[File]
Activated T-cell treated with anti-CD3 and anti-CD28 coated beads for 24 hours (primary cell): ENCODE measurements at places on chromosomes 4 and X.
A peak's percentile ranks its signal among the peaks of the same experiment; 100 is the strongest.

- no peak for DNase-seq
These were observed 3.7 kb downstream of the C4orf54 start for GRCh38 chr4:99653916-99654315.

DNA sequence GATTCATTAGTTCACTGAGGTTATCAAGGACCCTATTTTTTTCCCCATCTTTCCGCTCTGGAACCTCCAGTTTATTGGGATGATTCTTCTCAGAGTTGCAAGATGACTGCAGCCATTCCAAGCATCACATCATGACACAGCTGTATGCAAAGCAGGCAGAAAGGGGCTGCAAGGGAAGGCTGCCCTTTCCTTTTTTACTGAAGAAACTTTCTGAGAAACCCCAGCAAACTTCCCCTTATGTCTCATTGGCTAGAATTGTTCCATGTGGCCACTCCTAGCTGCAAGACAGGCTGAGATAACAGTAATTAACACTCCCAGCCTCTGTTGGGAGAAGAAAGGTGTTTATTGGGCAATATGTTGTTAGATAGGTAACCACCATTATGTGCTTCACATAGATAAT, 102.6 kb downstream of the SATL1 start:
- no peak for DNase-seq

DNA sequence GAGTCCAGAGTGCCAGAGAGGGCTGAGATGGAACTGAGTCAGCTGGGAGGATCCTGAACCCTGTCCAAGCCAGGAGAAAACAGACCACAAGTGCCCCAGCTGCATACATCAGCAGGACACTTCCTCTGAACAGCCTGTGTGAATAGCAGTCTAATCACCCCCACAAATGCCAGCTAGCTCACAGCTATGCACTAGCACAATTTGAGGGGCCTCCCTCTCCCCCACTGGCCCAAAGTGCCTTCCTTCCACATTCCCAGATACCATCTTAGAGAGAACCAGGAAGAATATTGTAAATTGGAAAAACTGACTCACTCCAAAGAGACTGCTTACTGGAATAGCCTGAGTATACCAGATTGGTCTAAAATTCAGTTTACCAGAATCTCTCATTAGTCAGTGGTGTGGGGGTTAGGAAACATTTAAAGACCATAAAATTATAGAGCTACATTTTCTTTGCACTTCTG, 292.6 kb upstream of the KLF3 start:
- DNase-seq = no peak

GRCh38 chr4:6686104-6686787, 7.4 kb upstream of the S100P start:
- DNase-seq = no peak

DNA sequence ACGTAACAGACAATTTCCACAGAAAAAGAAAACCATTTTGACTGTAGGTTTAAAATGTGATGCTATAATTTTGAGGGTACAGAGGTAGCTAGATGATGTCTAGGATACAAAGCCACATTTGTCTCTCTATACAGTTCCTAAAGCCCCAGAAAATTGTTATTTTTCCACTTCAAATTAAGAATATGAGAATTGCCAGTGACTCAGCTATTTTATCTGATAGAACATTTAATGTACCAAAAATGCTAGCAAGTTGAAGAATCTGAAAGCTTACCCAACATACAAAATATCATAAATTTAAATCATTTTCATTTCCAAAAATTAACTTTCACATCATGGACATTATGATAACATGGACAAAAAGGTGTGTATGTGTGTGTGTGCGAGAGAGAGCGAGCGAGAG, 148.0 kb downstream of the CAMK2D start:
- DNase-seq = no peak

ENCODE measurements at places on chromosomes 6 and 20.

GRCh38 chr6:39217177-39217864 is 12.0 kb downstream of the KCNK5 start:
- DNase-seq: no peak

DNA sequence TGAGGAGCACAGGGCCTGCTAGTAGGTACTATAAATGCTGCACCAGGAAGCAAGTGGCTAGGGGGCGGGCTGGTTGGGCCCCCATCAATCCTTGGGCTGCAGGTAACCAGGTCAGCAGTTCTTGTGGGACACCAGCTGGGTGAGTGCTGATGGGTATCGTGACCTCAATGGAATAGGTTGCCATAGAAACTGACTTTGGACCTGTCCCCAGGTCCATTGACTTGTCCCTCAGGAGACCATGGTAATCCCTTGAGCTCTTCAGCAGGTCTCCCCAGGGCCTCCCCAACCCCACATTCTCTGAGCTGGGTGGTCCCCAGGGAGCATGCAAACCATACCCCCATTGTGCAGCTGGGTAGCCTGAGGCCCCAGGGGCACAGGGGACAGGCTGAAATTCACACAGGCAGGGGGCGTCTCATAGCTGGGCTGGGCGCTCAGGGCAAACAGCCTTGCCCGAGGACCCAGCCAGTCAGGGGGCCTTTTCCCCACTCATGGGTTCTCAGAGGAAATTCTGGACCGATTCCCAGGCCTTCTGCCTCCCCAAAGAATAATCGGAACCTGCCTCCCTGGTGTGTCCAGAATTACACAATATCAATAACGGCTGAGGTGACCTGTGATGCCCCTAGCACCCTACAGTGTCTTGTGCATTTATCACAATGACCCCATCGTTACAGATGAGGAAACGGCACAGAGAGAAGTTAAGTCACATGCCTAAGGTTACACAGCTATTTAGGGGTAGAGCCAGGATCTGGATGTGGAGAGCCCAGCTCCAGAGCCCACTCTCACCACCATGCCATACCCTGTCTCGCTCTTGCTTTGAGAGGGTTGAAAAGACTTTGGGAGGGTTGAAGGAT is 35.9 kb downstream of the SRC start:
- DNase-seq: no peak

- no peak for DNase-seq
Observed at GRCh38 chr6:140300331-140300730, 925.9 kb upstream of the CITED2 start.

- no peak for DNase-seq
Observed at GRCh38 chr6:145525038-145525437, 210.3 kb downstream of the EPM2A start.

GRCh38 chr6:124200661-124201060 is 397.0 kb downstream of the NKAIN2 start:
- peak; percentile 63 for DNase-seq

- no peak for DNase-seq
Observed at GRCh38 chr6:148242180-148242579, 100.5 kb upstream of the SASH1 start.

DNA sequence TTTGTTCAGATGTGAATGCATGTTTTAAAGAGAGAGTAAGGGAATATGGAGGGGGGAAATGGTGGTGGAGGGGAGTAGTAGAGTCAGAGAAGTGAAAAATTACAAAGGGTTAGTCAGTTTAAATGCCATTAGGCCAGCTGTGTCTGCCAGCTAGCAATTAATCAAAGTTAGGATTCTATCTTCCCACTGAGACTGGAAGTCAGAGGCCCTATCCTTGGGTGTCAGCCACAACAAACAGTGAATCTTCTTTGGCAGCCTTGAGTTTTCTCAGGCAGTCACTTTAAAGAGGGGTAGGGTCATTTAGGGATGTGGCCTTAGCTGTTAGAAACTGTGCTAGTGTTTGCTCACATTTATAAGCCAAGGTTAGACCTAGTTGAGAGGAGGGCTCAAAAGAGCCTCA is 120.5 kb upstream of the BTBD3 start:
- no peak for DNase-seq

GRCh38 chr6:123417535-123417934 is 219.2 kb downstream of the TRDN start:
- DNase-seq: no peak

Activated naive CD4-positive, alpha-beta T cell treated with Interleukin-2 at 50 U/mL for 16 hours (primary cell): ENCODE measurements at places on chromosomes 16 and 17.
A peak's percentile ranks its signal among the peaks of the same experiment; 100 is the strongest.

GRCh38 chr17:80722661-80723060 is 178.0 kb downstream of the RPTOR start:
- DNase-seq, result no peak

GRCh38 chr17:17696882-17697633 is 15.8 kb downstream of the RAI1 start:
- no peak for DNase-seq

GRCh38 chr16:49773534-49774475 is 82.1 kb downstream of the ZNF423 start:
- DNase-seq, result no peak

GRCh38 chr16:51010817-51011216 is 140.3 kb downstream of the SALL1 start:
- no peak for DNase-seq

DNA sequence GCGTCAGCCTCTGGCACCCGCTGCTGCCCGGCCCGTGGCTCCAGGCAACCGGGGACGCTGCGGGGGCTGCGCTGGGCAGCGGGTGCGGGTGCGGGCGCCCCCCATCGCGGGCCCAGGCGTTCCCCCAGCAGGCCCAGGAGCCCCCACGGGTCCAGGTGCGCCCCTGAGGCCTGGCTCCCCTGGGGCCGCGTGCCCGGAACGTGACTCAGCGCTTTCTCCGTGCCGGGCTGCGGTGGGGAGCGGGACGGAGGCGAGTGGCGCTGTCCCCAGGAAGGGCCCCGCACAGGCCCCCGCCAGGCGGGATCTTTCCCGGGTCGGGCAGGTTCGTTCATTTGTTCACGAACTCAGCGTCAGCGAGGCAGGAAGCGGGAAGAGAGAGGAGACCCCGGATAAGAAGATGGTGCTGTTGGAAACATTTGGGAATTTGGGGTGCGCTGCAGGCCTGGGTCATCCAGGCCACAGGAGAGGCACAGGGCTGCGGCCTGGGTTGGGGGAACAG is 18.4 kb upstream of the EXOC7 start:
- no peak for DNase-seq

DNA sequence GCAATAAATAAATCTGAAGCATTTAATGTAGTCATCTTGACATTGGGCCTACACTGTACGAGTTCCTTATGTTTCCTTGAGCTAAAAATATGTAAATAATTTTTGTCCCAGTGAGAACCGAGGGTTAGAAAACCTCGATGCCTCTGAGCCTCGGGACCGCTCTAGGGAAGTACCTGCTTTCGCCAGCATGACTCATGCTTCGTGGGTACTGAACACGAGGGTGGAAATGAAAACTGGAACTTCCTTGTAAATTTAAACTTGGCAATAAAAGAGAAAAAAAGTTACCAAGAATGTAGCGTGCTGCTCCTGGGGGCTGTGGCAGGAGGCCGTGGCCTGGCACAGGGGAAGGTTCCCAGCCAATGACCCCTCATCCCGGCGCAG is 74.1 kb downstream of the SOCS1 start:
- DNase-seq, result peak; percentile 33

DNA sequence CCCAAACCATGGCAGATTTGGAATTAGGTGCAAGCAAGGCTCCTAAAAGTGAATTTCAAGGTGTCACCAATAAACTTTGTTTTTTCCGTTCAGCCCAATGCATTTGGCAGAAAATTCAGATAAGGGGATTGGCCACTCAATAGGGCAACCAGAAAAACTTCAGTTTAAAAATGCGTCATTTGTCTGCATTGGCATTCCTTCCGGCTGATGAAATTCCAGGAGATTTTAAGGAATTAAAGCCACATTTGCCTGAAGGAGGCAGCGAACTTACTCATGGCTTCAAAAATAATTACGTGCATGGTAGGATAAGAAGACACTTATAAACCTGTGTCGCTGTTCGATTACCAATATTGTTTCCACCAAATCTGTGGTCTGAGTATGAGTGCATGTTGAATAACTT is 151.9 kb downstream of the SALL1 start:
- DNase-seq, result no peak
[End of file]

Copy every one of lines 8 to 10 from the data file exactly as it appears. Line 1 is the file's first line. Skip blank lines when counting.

- DNase-seq = no peak

GRCh38 chr4:6686104-6686787, 7.4 kb upstream of the S100P start:
- DNase-seq = no peak